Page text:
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Brown: No heroes or whistleblowers in Metra mess — but plenty of hooey

Updated: August 19, 2013 4:02PM



Metra Board Chairman Brad O’Halloran told RTA officials Wednesday he and his fellow board members “knew we were gonna catch hell” for granting a $718,000 severance agreement to ousted CEO Alex Clifford.

I don’t think they had a clue just how hot hell could get.

The heat generated by the overly generous payout — and by the subsequent revelation that it followed Clifford accusing O’Halloran of pressuring him to accede to the patronage demands of House Speaker Mike Madigan — was practically shimmering off the RTA board room Wednesday despite air conditioning that could have kept ice cream from melting.

Clifford, taking the hot seat to answer questions for the first time since his severance deal was questioned, portrayed himself as the aggrieved party forced to walk off into the sunset with that $718,000 because he’d been “railroaded” by O’Halloran and Metra board member Larry Huggins.

If you’ve got the impression at any point that Clifford is the hero of this sorry business, though, think again. There are no heroes in this story as far as I can see.

As made clear by Clifford’s confidential April 3 memo to the board, plus an earlier email released following the RTA hearing, his chief interest at all times was to negotiate a contract extension for himself.

If anything, he is a nimble bureaucrat with a good working knowledge of how to squirrel away a few chips to play when he finds himself in trouble.

Clifford definitely deserves credit for standing up to Madigan and to Rep. Luis Arroyo by ignoring their patronage requests. That showed both good ethical instinct and some gumption, considering how most public officials operate in fear of making Madigan angry.

But Clifford was only too happy to forget about any attempted abuses — and the alleged indiscretions of his board members to back their play — if it meant he and the board could “continue to work together to overcome the challenges ahead,” presumably at a higher salary.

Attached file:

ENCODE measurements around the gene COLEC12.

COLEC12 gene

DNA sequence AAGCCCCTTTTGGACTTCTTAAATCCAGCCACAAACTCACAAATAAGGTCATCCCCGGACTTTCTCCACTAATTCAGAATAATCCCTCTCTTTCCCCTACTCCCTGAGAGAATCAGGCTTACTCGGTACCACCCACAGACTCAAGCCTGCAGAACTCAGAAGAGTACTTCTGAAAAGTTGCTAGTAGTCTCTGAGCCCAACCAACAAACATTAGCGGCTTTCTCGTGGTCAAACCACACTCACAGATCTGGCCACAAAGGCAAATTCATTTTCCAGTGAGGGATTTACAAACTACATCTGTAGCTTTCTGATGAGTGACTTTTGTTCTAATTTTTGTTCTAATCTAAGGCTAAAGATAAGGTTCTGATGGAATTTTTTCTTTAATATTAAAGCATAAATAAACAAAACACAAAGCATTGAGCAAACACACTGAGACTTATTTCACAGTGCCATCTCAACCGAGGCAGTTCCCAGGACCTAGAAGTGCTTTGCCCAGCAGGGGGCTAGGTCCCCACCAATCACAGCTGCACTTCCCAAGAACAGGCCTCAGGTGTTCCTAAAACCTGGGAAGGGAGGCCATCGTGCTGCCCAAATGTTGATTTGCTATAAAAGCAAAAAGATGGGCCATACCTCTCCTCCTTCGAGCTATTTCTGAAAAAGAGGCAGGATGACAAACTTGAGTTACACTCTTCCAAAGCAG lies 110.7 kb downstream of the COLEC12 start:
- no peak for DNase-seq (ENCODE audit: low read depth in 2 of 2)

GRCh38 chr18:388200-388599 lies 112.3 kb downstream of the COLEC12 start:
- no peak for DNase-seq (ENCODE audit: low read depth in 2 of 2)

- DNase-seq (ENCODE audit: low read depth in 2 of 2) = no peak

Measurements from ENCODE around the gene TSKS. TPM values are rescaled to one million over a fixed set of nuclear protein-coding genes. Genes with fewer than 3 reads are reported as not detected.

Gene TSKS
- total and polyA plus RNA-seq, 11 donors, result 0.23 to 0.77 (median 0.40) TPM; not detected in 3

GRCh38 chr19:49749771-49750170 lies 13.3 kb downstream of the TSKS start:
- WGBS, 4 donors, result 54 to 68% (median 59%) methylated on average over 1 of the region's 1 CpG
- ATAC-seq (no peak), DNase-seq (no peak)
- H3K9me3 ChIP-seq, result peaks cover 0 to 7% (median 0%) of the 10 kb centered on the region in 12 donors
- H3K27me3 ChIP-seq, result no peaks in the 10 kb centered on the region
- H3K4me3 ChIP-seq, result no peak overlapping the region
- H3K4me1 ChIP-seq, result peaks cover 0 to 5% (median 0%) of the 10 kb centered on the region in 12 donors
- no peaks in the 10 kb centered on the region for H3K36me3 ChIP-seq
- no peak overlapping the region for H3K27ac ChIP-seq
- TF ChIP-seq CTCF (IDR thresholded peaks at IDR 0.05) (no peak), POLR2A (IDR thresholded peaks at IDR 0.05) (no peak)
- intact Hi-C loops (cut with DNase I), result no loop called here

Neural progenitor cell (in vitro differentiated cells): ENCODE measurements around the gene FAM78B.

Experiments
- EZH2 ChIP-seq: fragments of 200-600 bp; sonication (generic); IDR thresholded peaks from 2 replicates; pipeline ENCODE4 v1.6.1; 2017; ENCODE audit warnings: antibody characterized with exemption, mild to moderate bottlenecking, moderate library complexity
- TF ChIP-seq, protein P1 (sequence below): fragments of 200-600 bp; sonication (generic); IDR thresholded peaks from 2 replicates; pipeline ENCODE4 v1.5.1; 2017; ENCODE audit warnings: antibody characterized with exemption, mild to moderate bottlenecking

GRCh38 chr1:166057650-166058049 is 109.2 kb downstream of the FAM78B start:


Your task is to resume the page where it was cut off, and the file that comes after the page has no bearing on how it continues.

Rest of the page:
O’Halloran, for his part, again flat-out denied the most damning allegation by Clifford — that the Metra chairman deflected a request to talk about renewing his contract by complaining he first “needed to arrange a meeting with Speaker Madigan to assess ‘what damage I have done’ to Metra and its future funding.”

A visibly agitated O’Halloran called Clifford’s allegations a “whole lot of hooey,” but it still smells from here as if there’s enough hooey to go around.

For one thing, there’s no doubt that part of what happened here was a power play by the new board chairman trying to exert his influence over an agency that in the past offered plenty of patronage opportunities — both the old-fashioned and pinstripe variety.

Only veteran RTA Board member Donald Totten, who until seeing him Wednesday would have stumped me in a “dead or alive” quiz, had the nerve to question O’Halloran about how he came to join the Metra board. But O’Halloran wriggled off the hook when Totten couldn’t quite bring himself to ask the real question: “Who’s your clout?”

O’Halloran insisted he and Clifford never even discussed Madigan’s patronage request, which occurred prior to him joining the board, and no evidence was produced at the hearing to resolve the question one way or another.

O’Halloran went so far as to try to recast himself as the hero in this ongoing drama instead of the villain portrayed by Clifford.

“I’m the whistleblower,” O’Halloran said, basing his assertion on his decision to forward to the state inspector general a March 9 email from Clifford to another board member raising the specter that he was being punished because he “did not engage in an illegal request.” That was a reference to the alleged patronage demands.

Clifford never took his concerns to the inspector general, O’Halloran noted, which Clifford explained by saying he didn’t actually think the requests were illegal as long he didn’t comply. Of course, that didn’t stop him from throwing around the word.

All that really proves to me is that O’Halloran is a fast learner about the importance of covering one’s backside.

O’Halloran also ticked off a long laundry list of Clifford’s alleged shortcomings on the job in an effort to discredit him, but that only served to highlight the folly of paying Clifford to go away instead of firing him.

Several RTA board members noted the inconsistency, while Madigan son-in-law Jordan Matyas, the RTA’s $130,000 a year chief of staff, watched from the sidelines.

We probably should thank the Metra board members for overpaying Clifford. All this heat should keep them on their toes.



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